The citizens of Milwaukee were heartbroken, but perhaps none were more upset than the team’s minority owner, local businessman Bud Selig. Yes, that Bud Selig, the future Commissioner of Baseball.

As the four new teams rushed to prepare for the 1969 season, Selig and other Milwaukee business leaders were doing everything they could to convince an existing team to move to Milwaukee or get MLB to add a new team in the city.

Selig got lucky thanks to virtually everything that could possibly go wrong in Seattle happening. After just one season, the Seattle Pilots declared bankruptcy, becoming the first and only professional sports team to ever do so. Selig bought the team and moved them to Milwaukee, where they made their debut as the Brewers for the 1970 season.

The Pilots’ bankruptcy also worked out for fans in Seattle. The state of Washington sued Major League Baseball over the Pilots’ 1970 departure, and the league ended up allowing the Mariners to start up in Seattle in 1977.

As this story illustrates, bankruptcy can be a real catalyst for business development. It is impossible to predict what chain of events will be triggered by a bankruptcy, but often something good comes right along with what is at first considered something bad.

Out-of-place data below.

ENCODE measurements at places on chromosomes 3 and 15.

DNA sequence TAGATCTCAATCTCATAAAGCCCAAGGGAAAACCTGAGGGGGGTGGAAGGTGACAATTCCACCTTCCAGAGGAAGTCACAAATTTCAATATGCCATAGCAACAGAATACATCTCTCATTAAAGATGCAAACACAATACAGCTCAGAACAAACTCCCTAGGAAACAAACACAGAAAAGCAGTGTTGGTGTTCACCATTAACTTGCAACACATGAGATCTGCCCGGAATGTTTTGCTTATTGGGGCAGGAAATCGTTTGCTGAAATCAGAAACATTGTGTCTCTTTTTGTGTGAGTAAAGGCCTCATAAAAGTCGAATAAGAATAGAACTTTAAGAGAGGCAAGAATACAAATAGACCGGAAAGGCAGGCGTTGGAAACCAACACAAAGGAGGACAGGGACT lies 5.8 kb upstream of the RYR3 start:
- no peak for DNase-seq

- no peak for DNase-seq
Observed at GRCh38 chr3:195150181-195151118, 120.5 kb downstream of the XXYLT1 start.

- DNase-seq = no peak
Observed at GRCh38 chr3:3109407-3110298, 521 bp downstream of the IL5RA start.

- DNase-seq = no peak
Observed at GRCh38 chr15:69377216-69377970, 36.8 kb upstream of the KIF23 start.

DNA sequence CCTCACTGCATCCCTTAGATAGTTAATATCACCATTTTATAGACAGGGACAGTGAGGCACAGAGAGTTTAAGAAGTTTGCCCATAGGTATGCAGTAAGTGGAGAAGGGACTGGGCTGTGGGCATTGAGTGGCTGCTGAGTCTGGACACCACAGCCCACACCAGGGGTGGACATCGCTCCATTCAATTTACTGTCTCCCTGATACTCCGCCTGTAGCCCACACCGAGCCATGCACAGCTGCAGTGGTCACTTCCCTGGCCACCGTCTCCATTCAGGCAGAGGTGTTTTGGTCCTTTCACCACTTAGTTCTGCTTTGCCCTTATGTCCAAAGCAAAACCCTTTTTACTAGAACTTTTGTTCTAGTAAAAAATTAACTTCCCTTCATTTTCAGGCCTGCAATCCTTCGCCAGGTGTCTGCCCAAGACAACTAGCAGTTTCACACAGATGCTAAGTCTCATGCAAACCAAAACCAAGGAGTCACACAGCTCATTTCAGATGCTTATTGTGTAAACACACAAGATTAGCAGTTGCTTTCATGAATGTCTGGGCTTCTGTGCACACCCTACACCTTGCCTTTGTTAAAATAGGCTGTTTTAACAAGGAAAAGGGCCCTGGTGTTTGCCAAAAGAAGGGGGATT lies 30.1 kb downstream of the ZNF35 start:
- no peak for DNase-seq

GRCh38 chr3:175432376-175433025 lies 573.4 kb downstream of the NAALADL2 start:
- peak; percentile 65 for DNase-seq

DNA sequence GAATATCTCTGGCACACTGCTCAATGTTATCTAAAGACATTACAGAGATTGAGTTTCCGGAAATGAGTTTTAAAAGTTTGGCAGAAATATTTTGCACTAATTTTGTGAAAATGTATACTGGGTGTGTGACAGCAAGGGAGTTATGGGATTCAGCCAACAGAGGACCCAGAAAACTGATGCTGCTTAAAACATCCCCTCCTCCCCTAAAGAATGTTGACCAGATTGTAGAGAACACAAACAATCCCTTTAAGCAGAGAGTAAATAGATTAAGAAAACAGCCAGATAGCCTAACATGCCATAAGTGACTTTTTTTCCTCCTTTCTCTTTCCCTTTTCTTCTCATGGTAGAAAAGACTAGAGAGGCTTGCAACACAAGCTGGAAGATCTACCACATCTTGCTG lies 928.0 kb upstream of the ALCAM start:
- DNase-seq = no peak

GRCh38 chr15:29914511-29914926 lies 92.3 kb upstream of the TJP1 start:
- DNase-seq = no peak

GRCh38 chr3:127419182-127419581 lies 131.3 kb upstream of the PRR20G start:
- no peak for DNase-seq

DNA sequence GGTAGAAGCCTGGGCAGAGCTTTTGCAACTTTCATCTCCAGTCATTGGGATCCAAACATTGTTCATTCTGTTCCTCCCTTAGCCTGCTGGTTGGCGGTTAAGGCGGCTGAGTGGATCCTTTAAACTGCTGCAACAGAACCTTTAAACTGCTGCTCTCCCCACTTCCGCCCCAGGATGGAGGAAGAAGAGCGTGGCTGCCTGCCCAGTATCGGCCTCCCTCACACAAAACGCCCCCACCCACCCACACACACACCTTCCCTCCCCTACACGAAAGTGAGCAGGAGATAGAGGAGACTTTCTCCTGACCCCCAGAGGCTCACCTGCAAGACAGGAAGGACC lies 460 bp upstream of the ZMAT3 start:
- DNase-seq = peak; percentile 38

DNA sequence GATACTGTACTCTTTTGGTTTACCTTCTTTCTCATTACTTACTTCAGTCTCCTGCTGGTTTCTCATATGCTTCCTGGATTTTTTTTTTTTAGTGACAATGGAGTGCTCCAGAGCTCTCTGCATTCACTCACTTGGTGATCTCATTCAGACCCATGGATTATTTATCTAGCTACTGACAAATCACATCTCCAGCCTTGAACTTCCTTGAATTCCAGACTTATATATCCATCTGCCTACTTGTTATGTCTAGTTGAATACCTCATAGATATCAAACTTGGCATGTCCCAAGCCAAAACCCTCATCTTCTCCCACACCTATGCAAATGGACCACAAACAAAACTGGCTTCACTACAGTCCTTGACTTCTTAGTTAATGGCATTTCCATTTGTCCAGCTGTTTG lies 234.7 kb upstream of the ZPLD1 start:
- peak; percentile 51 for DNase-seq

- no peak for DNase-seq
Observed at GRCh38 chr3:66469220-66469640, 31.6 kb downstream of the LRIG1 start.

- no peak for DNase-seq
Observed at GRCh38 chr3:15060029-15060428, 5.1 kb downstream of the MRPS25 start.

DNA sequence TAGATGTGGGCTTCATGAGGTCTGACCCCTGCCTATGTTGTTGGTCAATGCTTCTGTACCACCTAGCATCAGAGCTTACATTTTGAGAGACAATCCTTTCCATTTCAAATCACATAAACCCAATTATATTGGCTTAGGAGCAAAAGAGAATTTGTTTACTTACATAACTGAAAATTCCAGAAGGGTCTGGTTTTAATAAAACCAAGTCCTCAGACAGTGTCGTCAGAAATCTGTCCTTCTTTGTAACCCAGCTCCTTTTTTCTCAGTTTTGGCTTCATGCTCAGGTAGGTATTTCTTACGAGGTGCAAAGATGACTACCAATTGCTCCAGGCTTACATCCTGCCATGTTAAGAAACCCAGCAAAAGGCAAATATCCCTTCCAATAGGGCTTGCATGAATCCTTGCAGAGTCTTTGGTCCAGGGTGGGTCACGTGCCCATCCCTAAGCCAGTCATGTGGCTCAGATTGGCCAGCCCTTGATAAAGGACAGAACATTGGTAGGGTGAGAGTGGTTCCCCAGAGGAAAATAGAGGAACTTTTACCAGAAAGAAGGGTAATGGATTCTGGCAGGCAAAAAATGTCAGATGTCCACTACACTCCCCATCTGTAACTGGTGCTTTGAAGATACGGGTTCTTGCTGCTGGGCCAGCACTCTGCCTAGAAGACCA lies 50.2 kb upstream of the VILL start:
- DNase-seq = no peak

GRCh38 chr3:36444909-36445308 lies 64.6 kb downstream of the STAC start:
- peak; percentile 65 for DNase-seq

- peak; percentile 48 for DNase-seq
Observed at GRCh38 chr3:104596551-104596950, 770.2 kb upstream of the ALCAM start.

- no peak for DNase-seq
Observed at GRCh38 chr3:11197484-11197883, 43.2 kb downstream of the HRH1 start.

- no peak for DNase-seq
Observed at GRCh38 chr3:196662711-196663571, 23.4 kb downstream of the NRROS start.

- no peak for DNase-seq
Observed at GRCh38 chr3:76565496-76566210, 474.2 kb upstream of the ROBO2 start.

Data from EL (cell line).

Keeping Litigation From Leading To Bankruptcy

ast month, the popular fireworks display company Bartolotta Fireworks Co. announced that it will close and become part of Wolverine Fireworks Display Company. Bartolotta, which was headquartered in Delafield, put on many of the largest pyrotechnic shows in the Milwaukee area, including the shows at Summerfest, Festa Italiana, Polish Fest, and German Fest. Reports on the company’s bankruptcy proceedings and business dealings suggest that a lawsuit filed against Bartolotta by Wolverine may have been partially to blame for the company’s financial difficulties.